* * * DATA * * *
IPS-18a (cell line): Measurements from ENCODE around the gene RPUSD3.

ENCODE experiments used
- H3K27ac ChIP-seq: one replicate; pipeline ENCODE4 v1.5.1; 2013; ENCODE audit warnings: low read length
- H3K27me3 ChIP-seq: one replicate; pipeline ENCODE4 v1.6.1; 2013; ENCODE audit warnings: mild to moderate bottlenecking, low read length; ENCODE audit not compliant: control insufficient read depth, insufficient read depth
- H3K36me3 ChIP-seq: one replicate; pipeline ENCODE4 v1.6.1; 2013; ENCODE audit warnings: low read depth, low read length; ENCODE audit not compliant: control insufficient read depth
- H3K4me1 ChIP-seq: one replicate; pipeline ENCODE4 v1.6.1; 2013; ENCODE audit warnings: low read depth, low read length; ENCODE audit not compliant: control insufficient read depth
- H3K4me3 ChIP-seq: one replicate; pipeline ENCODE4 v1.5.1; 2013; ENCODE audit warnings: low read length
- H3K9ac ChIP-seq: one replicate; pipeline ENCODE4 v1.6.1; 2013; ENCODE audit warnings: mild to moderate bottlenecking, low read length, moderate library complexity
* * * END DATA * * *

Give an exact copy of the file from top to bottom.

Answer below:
IPS-18a (cell line): Measurements from ENCODE around the gene RPUSD3.

ENCODE experiments used
- H3K27ac ChIP-seq: one replicate; pipeline ENCODE4 v1.5.1; 2013; ENCODE audit warnings: low read length
- H3K27me3 ChIP-seq: one replicate; pipeline ENCODE4 v1.6.1; 2013; ENCODE audit warnings: mild to moderate bottlenecking, low read length; ENCODE audit not compliant: control insufficient read depth, insufficient read depth
- H3K36me3 ChIP-seq: one replicate; pipeline ENCODE4 v1.6.1; 2013; ENCODE audit warnings: low read depth, low read length; ENCODE audit not compliant: control insufficient read depth
- H3K4me1 ChIP-seq: one replicate; pipeline ENCODE4 v1.6.1; 2013; ENCODE audit warnings: low read depth, low read length; ENCODE audit not compliant: control insufficient read depth
- H3K4me3 ChIP-seq: one replicate; pipeline ENCODE4 v1.5.1; 2013; ENCODE audit warnings: low read length
- H3K9ac ChIP-seq: one replicate; pipeline ENCODE4 v1.6.1; 2013; ENCODE audit warnings: mild to moderate bottlenecking, low read length, moderate library complexity